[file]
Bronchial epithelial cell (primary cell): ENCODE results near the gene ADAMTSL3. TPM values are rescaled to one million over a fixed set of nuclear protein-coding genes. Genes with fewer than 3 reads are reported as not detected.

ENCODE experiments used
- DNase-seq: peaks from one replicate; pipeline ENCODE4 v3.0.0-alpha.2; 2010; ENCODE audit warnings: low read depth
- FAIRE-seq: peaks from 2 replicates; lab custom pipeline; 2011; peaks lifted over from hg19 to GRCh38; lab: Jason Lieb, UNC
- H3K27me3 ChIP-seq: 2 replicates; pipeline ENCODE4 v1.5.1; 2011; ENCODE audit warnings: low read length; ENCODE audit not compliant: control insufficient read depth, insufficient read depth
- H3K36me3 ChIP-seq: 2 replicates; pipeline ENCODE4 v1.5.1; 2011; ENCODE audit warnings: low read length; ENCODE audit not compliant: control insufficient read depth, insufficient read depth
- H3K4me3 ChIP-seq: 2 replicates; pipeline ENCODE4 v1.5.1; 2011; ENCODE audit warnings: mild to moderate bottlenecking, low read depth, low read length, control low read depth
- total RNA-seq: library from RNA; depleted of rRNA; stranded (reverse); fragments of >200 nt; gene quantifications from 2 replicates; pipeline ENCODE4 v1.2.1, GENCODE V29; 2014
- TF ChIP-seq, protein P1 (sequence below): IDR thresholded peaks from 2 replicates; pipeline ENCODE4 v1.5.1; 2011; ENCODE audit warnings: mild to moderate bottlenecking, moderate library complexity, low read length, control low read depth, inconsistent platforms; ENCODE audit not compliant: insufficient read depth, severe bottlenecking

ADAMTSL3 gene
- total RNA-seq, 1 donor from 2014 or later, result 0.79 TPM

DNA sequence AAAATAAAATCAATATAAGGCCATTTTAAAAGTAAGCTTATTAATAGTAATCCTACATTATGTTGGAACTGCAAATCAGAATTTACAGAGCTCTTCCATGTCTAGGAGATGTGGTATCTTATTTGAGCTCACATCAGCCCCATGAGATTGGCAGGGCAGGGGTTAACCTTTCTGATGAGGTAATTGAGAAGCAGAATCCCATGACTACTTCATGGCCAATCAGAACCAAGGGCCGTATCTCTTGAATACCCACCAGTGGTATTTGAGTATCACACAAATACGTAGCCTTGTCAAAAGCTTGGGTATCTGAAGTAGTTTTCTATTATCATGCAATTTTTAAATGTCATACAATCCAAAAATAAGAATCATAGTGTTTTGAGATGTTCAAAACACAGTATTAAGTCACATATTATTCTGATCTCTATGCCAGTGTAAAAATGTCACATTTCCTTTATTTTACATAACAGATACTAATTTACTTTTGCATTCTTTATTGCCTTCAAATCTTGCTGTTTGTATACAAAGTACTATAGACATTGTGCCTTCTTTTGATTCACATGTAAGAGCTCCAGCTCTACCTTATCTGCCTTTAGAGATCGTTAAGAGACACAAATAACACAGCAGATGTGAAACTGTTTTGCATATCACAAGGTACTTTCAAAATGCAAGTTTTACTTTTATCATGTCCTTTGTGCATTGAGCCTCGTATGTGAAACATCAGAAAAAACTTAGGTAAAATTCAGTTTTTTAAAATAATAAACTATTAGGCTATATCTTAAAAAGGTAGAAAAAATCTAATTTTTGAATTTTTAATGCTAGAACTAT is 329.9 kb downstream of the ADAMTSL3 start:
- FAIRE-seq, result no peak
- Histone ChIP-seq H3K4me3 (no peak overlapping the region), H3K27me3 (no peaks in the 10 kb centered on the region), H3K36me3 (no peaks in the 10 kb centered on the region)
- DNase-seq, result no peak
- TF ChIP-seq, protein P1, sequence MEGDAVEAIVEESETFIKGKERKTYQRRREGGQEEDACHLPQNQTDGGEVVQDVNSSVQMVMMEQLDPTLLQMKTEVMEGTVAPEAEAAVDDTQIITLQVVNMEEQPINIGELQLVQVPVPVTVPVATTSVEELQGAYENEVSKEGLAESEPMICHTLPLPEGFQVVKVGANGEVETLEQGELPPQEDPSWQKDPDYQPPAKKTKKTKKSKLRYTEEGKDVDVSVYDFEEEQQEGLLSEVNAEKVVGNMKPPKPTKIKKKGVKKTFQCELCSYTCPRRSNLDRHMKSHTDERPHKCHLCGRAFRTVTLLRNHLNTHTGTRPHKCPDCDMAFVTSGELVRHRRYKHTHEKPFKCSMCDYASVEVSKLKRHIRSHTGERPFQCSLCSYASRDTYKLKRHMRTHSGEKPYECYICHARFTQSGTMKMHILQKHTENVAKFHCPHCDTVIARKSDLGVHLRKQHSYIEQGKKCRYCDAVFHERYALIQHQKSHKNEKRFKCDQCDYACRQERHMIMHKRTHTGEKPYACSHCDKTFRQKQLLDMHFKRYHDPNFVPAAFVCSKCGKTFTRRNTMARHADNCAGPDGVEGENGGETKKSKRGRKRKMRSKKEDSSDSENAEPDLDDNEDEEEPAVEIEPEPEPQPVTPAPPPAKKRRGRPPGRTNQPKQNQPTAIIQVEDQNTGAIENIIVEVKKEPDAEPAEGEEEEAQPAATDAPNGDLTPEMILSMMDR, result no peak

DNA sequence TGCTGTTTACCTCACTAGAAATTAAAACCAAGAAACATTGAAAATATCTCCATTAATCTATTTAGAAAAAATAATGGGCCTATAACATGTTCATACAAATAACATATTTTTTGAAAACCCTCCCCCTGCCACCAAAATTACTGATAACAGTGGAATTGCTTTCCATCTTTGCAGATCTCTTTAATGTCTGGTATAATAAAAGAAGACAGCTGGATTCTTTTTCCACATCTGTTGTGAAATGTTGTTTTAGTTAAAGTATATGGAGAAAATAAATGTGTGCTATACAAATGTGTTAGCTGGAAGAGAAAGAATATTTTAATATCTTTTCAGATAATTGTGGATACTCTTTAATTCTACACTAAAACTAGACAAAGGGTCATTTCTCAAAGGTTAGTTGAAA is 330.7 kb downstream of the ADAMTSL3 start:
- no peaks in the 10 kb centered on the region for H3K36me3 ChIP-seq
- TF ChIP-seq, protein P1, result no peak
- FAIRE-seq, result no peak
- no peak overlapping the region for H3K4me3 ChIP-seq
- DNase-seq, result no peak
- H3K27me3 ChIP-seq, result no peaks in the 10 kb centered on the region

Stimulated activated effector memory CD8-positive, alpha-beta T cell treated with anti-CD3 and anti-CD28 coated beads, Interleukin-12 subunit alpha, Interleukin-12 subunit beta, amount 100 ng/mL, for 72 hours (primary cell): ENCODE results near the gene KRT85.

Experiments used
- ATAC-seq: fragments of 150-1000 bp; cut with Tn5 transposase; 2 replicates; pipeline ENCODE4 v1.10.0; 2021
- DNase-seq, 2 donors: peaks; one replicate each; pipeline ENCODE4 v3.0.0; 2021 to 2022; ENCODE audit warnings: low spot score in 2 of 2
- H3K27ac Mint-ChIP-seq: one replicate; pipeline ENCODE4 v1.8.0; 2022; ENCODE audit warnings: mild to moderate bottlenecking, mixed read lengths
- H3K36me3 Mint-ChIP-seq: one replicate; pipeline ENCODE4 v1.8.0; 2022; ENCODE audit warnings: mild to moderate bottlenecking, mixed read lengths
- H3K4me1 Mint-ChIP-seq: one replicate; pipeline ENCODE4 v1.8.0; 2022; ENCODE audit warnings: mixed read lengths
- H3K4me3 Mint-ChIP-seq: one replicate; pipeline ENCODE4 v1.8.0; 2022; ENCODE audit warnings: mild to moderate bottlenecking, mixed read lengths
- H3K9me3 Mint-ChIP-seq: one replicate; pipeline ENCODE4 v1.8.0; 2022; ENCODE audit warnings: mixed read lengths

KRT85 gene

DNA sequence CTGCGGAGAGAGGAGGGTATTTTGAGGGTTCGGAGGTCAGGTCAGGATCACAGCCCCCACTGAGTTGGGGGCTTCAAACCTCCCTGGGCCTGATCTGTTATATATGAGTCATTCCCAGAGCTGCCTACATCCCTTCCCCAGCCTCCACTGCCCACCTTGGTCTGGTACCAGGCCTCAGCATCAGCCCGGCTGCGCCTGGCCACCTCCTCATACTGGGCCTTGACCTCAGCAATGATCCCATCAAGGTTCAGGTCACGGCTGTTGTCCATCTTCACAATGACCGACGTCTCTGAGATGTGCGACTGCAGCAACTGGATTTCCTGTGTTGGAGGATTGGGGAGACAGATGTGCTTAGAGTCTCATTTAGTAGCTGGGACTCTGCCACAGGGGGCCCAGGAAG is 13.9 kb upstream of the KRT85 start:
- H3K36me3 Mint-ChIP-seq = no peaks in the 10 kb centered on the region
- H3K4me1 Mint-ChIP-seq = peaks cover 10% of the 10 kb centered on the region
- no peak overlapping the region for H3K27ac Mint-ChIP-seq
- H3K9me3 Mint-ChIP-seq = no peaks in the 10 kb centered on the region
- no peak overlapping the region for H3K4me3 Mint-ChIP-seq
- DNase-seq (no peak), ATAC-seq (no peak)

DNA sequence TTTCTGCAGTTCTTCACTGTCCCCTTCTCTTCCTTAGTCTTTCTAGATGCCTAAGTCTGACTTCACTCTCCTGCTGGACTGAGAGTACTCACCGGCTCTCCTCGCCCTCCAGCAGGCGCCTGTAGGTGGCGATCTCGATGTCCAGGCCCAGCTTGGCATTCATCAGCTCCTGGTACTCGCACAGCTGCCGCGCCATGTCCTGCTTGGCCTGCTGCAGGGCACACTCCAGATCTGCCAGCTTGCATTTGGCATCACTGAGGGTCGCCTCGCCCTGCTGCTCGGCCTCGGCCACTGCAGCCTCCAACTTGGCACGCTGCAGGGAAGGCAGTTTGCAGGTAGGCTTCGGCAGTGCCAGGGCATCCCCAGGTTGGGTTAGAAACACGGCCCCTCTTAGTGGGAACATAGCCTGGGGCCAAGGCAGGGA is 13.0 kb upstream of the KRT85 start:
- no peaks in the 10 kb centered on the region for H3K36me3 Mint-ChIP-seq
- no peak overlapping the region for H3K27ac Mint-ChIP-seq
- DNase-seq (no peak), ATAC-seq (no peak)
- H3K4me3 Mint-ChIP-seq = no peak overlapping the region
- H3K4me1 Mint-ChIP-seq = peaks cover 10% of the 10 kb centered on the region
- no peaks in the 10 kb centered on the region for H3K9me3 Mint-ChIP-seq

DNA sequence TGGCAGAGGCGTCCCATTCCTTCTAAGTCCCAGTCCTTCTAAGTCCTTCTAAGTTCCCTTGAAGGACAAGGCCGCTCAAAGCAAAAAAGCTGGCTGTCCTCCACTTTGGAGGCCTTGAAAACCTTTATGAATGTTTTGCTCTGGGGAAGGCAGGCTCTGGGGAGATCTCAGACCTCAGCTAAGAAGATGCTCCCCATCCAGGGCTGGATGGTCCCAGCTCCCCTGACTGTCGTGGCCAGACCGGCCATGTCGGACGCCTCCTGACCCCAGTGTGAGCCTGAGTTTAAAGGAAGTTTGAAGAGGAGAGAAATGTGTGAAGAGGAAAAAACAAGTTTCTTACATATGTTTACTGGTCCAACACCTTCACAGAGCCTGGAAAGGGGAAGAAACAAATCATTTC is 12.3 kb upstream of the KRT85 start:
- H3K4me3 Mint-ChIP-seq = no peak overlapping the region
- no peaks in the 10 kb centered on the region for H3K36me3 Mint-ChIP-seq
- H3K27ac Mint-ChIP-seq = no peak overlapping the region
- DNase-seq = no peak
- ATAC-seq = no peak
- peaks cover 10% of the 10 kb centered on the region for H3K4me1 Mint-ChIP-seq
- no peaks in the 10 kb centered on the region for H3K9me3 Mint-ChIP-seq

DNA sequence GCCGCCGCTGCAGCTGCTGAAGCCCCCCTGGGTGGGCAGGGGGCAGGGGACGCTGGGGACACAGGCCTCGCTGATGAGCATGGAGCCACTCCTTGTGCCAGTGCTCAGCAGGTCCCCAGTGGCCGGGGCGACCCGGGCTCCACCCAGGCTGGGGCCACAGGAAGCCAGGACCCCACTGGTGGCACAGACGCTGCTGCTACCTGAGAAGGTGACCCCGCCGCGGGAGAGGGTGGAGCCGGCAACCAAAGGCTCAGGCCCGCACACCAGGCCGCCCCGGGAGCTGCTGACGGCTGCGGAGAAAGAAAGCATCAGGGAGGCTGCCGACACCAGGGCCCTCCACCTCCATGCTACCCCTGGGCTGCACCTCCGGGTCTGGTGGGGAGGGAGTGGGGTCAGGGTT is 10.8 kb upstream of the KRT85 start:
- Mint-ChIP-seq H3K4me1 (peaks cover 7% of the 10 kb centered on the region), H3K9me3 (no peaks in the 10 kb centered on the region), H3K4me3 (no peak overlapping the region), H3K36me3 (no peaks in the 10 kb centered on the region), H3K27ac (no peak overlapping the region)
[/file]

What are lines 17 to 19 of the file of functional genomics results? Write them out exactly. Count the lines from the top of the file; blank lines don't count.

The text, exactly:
DNA sequence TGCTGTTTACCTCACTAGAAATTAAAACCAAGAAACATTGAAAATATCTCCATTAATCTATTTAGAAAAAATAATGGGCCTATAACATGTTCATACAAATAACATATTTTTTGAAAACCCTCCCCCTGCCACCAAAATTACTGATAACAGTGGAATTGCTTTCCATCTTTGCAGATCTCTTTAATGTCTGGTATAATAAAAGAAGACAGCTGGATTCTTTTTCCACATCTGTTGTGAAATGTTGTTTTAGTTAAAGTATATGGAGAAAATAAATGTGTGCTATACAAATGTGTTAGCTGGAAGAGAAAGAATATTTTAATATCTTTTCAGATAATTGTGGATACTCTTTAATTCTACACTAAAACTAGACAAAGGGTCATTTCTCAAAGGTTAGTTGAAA is 330.7 kb downstream of the ADAMTSL3 start:
- no peaks in the 10 kb centered on the region for H3K36me3 ChIP-seq
- TF ChIP-seq, protein P1, result no peak